Three is the magic number!

You gotta hand it to Triumph. The Coventry-born, Hinckley-based company is one of the very, very few legacy brands that survived bankruptcy, dissolution, and resurrection with its intellectual property and its reputation intact. That's more than can be said for many new bikes with old names trying to lay claim, however tenuous, to some long-lost company heritage. 

Triumph pulled off this feat with a plan that, on paper, doesn't seem like that much—respect the past and look to the future. In practice, though, this is a pretty bold and revolutionary idea that has allowed Triumph to develop some of the best, most exciting bikes in the business. The proof of that is in Hinckley Triumph's well-respected lineup, a collection of bikes that includes the old (Bonnevilles and Thruxtons), the new (the Speed and Street triples), and the completely bonkers (the Rocket 3, natch).

Trident---Hero-Static-4

With the introduction of the all-new Trident 660, Triumph seems to have once again combined heritage and modern bike technology into one potent package. Introduced with much fanfare on October 30, 2020, the triple-powered roadster is Triumph's entry into the competitive middleweight naked segment and a shot across Kawasaki, Honda, and Yamaha's bows. I had the pleasure of sitting in on the company's press presentation for the new bike and was both surprised and impressed with what I saw. So, without further ado, let's talk about it.

Powertrain

Trident---Engine
Trident---Silencer-Front
Trident---Engine-Front

The big news about the Trident—aside from, like, that it exists—is the bike's new powerplant. Developed specifically for the Trident, the new mill is a water-cooled, 660cc, DOHC, inline triple that produces 80 horsepower and 47 lb.-ft. of torque. This new wündermill is mated to a six-speed trans which features a slip and assist clutch and can be fitted with Triumph's quick shifter. Power gets to the rear wheel via a chain final drive.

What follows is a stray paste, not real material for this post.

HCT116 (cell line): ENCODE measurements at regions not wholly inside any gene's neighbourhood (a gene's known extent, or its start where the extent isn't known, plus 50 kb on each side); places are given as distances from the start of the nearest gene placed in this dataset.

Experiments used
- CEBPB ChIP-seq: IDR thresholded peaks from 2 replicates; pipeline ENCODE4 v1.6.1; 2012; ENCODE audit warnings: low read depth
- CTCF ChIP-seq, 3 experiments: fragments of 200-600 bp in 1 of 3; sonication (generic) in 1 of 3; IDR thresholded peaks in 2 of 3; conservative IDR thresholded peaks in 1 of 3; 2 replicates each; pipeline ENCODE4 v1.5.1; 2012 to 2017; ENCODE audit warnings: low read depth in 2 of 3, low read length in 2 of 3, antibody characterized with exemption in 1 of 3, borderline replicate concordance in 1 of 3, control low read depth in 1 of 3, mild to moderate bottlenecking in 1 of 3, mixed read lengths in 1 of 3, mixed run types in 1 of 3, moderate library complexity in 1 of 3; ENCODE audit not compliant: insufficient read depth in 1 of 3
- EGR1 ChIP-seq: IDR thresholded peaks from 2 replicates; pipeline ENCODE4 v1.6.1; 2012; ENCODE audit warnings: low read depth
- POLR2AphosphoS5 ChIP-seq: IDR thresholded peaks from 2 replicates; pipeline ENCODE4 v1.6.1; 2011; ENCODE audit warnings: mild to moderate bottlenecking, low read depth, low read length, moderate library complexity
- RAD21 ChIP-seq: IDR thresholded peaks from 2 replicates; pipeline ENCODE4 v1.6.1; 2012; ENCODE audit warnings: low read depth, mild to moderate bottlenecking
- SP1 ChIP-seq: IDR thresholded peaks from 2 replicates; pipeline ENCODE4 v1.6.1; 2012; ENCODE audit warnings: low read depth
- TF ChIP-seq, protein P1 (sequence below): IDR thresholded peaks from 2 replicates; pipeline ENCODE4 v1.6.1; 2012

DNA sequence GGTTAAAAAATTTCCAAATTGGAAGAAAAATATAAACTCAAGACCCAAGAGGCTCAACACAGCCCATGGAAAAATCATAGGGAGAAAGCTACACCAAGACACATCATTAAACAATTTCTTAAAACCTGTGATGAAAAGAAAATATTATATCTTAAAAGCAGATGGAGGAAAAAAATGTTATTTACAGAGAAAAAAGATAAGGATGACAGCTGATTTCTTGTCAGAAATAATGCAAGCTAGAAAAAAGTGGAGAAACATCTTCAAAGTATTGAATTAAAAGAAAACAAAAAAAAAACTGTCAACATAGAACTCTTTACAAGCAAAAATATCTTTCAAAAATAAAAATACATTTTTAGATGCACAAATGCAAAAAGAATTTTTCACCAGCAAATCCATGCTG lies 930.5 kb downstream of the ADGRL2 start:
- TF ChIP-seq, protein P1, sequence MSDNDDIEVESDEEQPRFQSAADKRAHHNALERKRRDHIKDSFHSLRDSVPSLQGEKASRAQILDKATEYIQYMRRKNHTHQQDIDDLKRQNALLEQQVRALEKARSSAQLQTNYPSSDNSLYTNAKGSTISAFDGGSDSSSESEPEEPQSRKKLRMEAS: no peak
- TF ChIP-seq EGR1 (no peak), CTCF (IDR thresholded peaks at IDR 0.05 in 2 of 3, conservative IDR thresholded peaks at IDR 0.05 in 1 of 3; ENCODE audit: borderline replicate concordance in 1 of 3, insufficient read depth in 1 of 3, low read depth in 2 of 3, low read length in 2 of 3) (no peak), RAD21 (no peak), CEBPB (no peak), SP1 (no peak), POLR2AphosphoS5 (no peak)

Being a triple—i.e. the God's own engine configuration—the new 660 combines the low and midrange performance of a twin with the top-end performance of an inline four. That's what Triumph says, at least. According to the spec sheet the company sent out to those of us in the motoring press, though, that looks to be the case. The engine does most of its work in the middle of its powerband, producing 90 percent of its peak torque between 3,600 and 9,750 RPM. To me, that suggests that Triumph wants the Trident to be a forgiving, well-mannered, go anywhere do anything kind of bike.

Trident---Hero-Riding-5

I wish I could say more about the engine here, but alas. There aren't a lot of press rides happening right now for obvious reasons and it's hard to form an opinion about something as important as a bike's engine based just on numbers and PR corpspeak. Hopefully soon I'll have the chance to throw a leg over a Trident IRL and really wring some info out of it. That said, it's a Triumph Triple, so it's sure to at least be competent and sporting. I have high hopes.

Body, Frame, Brakes, and Suspension

Trident---Hero-Riding-9

The Trident sports a tubular steel perimeter frame with a fabricated steel, double-sided swingarm. Forward is a fancy pants 41mm Showa upside down separate function fork (spring in one fork, damping in the other) and aft is a preload-adjustable Showa monoshock. Stopping power is provided by our friends at Nissin, and consists of a pair of 310mm floating discs grabbed by two-piston sliding calipers on the front wheel and a 255mm disc and single-piston caliper at the rear. ABS is, as you may expect, standard and the 17-inch cast aluminum wheels come shod in Michelin Road 5 tires.

Trident---Front-Wheel
Trident---Rear-Brake-Caliper
Trident---Rear-Suspension-Unit

The frame is wrapped in some pretty good looking bodywork, but not much of it. There's a big tank with de rigueur Brit-style knee cutout, a small front fender, a narrow tail section, a pair of solid color sidecovers, and that's it. There are four colorways available—two basic and two "premium". The basic colors—crystal white with diablo red and jet black decals and sapphire black with diablo red and aluminum silver decals—are more understated but no less handsome than their counterparts. The premium colors are two-tone deals—matte jet black and silver ice with white decals and silver ice and diablo red with black decals—with giant Triumph logos plastered on the side of the tank. For my money, I'd go with the crystal white standard paint, but they're all really good looking.

If the printed stats are to be believed, and why wouldn't they be, the Trident is small. Like, pocket-sized small. Like, Steve Martin "wanna get small?" small. It's about six and a half feet long, is just over 31 inches wide at the bars, has a 55-inch wheelbase, and a seat height of just shy of 32 inches. It also weighs basically nothing as far as bikes go, with a wet weight of around 416 pounds. When I saw that in the presentation I was like, "Is that it?" Hell, the wheels on my XS850 weigh around 400 pounds. Each (LOLYamaheavy, amirite?).